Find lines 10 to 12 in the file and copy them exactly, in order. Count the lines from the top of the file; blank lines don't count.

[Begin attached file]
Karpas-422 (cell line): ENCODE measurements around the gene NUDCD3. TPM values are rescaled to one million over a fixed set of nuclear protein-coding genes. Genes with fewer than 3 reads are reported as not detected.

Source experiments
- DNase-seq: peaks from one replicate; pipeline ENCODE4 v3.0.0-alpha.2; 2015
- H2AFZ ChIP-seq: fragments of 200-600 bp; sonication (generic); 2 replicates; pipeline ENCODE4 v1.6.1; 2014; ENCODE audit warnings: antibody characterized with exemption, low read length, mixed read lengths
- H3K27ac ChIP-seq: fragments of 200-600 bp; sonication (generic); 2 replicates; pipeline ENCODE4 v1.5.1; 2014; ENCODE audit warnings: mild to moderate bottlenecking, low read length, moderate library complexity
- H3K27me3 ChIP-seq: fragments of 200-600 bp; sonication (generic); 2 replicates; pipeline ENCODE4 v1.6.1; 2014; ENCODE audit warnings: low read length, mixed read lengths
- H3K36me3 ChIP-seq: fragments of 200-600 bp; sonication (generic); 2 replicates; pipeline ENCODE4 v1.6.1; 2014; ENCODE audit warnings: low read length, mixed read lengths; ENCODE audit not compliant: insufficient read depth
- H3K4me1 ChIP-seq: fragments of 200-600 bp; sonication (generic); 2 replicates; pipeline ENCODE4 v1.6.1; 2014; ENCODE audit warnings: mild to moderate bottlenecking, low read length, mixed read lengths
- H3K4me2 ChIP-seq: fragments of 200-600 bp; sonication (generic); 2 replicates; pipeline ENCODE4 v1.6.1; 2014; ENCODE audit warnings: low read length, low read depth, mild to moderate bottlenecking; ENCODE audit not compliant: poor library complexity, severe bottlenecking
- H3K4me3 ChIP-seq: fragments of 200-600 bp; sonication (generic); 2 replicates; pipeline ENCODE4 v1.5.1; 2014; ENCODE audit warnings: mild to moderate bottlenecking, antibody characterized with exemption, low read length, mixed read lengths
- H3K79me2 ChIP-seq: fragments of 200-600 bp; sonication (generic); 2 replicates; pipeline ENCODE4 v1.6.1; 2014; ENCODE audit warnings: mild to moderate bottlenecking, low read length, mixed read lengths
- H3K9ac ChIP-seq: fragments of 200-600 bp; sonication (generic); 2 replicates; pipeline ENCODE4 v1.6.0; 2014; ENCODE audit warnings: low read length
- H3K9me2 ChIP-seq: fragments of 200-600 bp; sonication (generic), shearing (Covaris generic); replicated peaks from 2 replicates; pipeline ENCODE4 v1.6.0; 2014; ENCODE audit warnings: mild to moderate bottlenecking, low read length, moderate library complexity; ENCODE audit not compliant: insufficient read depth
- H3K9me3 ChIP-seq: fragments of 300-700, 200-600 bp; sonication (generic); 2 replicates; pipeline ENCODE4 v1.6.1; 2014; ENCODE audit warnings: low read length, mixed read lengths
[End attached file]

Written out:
- H3K4me3 ChIP-seq: fragments of 200-600 bp; sonication (generic); 2 replicates; pipeline ENCODE4 v1.5.1; 2014; ENCODE audit warnings: mild to moderate bottlenecking, antibody characterized with exemption, low read length, mixed read lengths
- H3K79me2 ChIP-seq: fragments of 200-600 bp; sonication (generic); 2 replicates; pipeline ENCODE4 v1.6.1; 2014; ENCODE audit warnings: mild to moderate bottlenecking, low read length, mixed read lengths
- H3K9ac ChIP-seq: fragments of 200-600 bp; sonication (generic); 2 replicates; pipeline ENCODE4 v1.6.0; 2014; ENCODE audit warnings: low read length